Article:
Information Technology Reference
Figure 4: Problems related to size and power consumption.
that enables the users to take control on those circumstances requiring it, but
also optimizes power consumption, as in .
In all cases, some form of feedback is not only assumed but it must be fully
understood by the user. This assumption, however, cannot be held true as the
presence of numerous and diverse devices in the environment may make it
difficult to recognize which system is operating at any given time and where
feedback is to be expected from. In general, it is preferable to embed feed-
back and control capabilities in everyday objects . Diagnostics must be
embedded into the systems and not based on dedicated displays or consoles;
moreover, it should clearly indicate the exact location it is referring to, the
systems involved and suggested actions (if possible) to correct the situation. At
the same time, the diagnostics systems must also continuously interact with the
user, ensuring that everything is working properly . Control loss and lack of
feedback problems and issues are summarized in Figure 4.
5.3 Breaking the traditional mental model
The design of a PC-based system cannot abstract from the design of a usable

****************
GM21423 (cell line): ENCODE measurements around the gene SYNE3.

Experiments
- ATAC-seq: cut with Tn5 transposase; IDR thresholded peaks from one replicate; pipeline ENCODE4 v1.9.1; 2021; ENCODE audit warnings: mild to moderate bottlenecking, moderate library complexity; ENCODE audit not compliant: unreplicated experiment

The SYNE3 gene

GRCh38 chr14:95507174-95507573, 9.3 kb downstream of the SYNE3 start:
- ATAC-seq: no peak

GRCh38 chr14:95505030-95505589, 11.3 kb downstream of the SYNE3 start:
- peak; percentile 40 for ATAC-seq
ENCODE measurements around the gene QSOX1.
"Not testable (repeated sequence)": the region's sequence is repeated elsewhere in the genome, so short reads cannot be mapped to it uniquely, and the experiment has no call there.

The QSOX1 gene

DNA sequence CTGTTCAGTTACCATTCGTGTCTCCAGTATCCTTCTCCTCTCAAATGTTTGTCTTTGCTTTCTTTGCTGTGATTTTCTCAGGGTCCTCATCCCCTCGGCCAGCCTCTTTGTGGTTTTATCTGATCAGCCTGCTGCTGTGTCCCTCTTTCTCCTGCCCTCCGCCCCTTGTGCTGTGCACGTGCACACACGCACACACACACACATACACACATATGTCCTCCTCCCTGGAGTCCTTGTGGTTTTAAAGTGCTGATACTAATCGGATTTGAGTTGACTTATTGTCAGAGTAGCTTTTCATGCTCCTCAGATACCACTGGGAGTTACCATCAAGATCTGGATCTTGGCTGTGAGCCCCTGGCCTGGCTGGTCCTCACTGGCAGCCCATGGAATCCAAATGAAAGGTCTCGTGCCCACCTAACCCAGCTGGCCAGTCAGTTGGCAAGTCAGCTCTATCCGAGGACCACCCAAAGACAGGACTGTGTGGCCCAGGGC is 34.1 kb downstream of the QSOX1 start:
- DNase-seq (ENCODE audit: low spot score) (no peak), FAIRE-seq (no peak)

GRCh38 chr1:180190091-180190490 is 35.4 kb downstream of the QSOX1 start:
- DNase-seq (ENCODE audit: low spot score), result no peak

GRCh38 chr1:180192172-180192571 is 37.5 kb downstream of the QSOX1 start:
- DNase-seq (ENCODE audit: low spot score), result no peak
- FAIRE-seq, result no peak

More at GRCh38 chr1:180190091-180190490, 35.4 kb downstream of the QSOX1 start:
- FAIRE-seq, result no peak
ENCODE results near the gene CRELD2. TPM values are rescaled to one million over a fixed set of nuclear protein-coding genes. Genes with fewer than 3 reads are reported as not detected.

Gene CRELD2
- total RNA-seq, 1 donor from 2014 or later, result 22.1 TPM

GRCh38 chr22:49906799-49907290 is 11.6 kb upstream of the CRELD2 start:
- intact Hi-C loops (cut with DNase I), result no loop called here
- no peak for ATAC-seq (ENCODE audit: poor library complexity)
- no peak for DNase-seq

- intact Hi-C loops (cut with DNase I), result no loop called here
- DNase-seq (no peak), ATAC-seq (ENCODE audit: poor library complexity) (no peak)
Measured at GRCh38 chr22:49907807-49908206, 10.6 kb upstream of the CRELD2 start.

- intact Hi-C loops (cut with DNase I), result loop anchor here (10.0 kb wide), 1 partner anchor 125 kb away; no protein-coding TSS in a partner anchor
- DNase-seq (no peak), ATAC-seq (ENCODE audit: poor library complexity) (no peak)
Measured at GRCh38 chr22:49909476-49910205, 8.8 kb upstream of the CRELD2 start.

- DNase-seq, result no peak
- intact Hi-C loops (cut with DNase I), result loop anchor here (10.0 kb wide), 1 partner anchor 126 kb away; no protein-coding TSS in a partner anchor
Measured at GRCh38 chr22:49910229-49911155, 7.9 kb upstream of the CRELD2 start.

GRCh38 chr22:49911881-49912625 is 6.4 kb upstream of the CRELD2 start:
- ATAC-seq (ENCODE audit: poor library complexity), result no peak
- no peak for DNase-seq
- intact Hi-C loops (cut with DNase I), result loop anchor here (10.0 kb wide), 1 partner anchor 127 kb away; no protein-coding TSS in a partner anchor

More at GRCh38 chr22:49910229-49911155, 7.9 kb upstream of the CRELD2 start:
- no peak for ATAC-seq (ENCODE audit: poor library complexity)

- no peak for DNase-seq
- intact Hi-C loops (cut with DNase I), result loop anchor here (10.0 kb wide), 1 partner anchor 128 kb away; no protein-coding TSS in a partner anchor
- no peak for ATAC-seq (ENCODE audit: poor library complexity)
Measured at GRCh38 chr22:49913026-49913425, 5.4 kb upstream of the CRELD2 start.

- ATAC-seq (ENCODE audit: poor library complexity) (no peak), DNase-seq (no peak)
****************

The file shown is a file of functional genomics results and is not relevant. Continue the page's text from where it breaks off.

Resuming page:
interface that complies with Schneiderman's golden rules . Besides these
physical criteria, the design must be in harmony with the user's mental model
of overall system behaviour [18,20]: the user must know and somehow
expect device capabilities and limitations. These arguments, however, are
completely extraneous to the ubiquitous computing paradigm, where a
central PC does not exist and many interacting devices leave often the user
without choice but that available for the specific interaction context. In a
ubiquitous system, there is the need to build a new mental map of the devices
at work without any explicit information on their possible uses. Rather, a user
must rely on the natural way to evolve with own knowledge, based on two
complementary modes: analogies between new and known already exper-
ienced situations and stimuli derived from the surrounding environment.